To investigate the function of ZFP36L1 and ZFP36L2 in thymic development we generated conditional knockouts of both genes. In anticipation of redundancy between these two closely related family members we inter-crossed the single knockouts to create lymphocyte conditional Zfp36l1 and Zfp36l2 double knockout (dKO) mice. Thymic development was normal in the single knockouts, however the dKO mice developed T-lymphoblastic leukaemia T-ALL). Prior to leukaemia the normally ordered process of thymic development was perturbed, with aberrant passage of thymocytes through the β-selection checkpoint. Furthermore the oncogenic transcription factor Notch1 was identified as a novel target of ZFP36L1 and ZFP36L2. The finding that a transcription factor is itself a target for post-transcriptional regulation, demonstrates how RBPs integrate gene expression at the transcriptional and post-transcriptional level. These findings identify a critical role for ZFP36 family members during lymphocyte development and provide the strongest evidence to date for their function as tumor suppressors.

Results

Double knockout mice develop T-ALL

Zfp36l1 and Zfp36l2 are expressed throughout thymic development, especially during the early CD4CD8 double negative stages (Supplementary Fig. 1). To examine their function conditional knockout mice were generated using standard gene targeting techniques (Supplementary Fig. 2). Mice were inter-crossed and bred to homozygosity for the floxed alleles of both Zfp36l1 and Zfp36l2. Transgenic expression of Cre under the control of a CD2 locus control region was used to effect deletion prior to the double negative 1 (DN1) stage of thymic development2122. Unless otherwise stated control mice were Zfp36l1fl/flZfp36l2fl/fl. We confirmed that the expression of the CD2-Cre transgene alone caused no associated defect in thymic development (data not shown). Zfp36l1fl/flZfp36l2fl/flCD2Cre mice, hereafter referred to as double knockout (dKO) for simplicity, were born at expected Mendelian ratios and appeared healthy in early life. However, 90% of dKO mice died or were humanely culled due to ill health by six-months of age (Fig. 1a). All of these mice had developed thymic tumors and many also showed splenomegaly and lymphadenopathy (Supplementary Fig. 3). Tumor development was never observed in Zfp36l1fl/flCD2-Cre or Zfp36l2fl/flCD2-Cre single mutant mice, or in any intermediate combination of genotypes (e.g. Zfp36l1fl/flZfp36l2fl/+CD2-Cre). Thus a single allele of either Zfp36l1 or Zfp36l2 appeared sufficient to prevent tumor development. All thymic tumors showed high CD8 expression, with variable CD4 expression (Fig. 1b). Tumor cells expressed high amounts of heat stable antigen (CD24) but did not express surface T cell receptor beta (sTCR-β). Most, but not all tumors, expressed intracellular TCR-β (icTCR-β). Circulating lymphoblasts were seen upon examination of the peripheral blood (Fig. 1c,d). Flow cytometric analysis of spleen, lymph node and bone marrow frequently demonstrated involvement by tumor cells of identical phenotype to the associated thymic tumor (Fig 1e). Clonality testing by PCR across the TCR-β2 region suggested that thymic tumors were predominantly oligoclonal (Fig. 1f). Taken together, these findings suggest that deletion of Zfp36l1 and Zfp36l2 together leads to the development of T-ALL corresponding to the CD8 immature single positive (CD8iSP) and double positive (DP) stages of thymic development.

Figure 1
Zfp36l1-Zfp36l2 dKO mice develop T-ALL

Perturbed thymopoiesis prior to tumor development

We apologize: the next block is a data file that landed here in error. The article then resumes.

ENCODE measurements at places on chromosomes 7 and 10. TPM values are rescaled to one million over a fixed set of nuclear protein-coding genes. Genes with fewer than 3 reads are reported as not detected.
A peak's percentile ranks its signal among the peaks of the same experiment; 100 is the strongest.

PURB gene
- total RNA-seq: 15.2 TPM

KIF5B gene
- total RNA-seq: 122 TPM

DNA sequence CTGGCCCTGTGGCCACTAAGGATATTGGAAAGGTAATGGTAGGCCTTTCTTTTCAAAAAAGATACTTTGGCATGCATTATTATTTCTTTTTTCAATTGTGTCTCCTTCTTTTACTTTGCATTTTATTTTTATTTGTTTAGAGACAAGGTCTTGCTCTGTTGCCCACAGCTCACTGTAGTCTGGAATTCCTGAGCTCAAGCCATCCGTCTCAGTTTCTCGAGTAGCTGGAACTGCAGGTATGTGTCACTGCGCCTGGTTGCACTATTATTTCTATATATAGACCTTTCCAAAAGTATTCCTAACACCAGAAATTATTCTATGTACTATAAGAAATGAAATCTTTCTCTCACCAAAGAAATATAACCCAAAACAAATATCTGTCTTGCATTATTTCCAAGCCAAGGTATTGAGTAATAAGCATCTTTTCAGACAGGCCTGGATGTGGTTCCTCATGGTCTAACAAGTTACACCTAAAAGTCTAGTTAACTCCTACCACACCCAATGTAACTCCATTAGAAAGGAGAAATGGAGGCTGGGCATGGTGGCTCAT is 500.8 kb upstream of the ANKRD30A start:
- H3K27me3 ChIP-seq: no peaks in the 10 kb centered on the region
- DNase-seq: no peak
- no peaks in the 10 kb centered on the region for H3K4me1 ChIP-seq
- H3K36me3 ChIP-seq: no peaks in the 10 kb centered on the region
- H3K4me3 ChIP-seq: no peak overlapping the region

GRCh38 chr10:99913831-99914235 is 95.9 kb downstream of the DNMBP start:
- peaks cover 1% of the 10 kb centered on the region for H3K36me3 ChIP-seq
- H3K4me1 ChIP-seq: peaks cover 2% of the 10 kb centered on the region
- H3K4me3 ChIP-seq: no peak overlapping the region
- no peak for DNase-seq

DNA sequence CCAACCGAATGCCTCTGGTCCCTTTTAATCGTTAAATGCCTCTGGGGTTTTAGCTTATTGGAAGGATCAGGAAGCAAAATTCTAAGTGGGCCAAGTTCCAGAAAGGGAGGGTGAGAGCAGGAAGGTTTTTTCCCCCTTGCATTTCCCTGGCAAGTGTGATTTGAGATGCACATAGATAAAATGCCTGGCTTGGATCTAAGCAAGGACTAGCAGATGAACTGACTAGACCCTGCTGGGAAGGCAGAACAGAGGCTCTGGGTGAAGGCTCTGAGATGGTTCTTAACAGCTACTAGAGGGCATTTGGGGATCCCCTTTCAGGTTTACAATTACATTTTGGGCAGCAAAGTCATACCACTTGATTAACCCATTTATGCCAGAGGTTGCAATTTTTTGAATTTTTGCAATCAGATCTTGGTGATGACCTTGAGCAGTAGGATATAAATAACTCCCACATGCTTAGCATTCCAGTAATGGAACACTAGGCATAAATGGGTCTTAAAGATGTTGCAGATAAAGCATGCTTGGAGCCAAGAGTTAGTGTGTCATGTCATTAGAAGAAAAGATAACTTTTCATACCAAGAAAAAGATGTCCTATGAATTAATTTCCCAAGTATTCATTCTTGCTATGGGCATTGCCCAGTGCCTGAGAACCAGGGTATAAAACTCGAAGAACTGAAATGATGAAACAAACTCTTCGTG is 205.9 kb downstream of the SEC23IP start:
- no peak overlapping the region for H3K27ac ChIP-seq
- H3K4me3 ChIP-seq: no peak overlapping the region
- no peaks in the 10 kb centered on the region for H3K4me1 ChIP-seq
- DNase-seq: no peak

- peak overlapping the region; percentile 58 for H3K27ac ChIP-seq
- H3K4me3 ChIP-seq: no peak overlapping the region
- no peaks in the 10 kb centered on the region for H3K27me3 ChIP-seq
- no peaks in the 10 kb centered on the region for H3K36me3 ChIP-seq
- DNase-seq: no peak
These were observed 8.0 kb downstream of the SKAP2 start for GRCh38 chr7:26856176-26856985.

In dKO mice, tumor development was preceded by thymic atrophy. At three and eight weeks of age total thymic cellularity was approximately 50% that of control mice (Fig. 2a,b). This atrophic stage was associated with the gradual expansion of the CD8iSP population (CD8+CD4CD24hisTCRβ). By thirteen weeks this population was markedly expanded in both proportion and absolute number (Fig. 2c,d). Abnormal development was also observed at the CD4CD8 (DN) stages (Fig. 2e). The expression of CD44 and CD25 are used to describe four stages of DN development and appeared to show a reduced progression from DN2 (CD44+CD25+) to DN3 (CD44CD25+) (Fig. 2e). However the utility of this staining strategy to describe functional progression in the face of perturbed thymic development is limited. Therefore, we examined the expression of intra-cellular TCR-β (icTCR-β) which normally becomes expressed during the DN3 stage following successful TCR-β rearrangement. In dKO mice the proportion of DN thymocytes expressing icTCR-β was markedly reduced (Fig. 2e & Supplementary Fig. 4). In wild-type mice the expression of icTCR-β is a prerequisite for cells to pass the β-selection checkpoint. However in dKO mice these icTCR-β cells displayed features of metabolic activation normally only seen following β-selection. The expression of the amino acid transporter CD98 and the transferrin receptor CD71 is normally low prior to β-selection but increases in a Notch1-dependent manner following β-selection as cellular metabolism increases23. However expression of CD98 and CD71 was high in all DN thymocytes from dKO mice suggesting metabolic activation even in icTCR-β thymocytes. (Fig. 2e). Consistent with this, icTCR-β dKO cells showed elevated forward scatter typical of blasting cells (data not shown). Furthermore, cellular proliferation was elevated, as judged by increased uptake of EdU following pulse administration (Supplementary Fig. 5). Thus it appeared that dKO thymocytes were able to transit the β-selection checkpoint, with associated metabolic activation and proliferation, but without expression of TCR-β. This aberrant passage through β-selection was associated with differentiation of icTCRβ thymocytes to the CD8iSP and DP developmental stages which lie downstream of β-selection. As expected, in control mice all thymocytes from the CD8iSP and DP stages expressed icTCR-β. However, in dKO thymocytes, icTCR-β was expressed by only 30% of CD8iSP (Fig. 2e & Supplementary Fig. 4). This increased to 90% of DP and 100% at the CD4 and CD8 mature single positive (CD8mSP) stages (Supplementary Fig. 4). Thus although dKO icTCR-β cells were able to pass β-selection they were unable to progress beyond the DP stage. Despite the accumulation of TCRβ CD8iSPs, the majority of thymic tumors corresponded to TCRβ+ CD8iSP thymocytes suggesting the importance of preTCR signals during leukaemia development.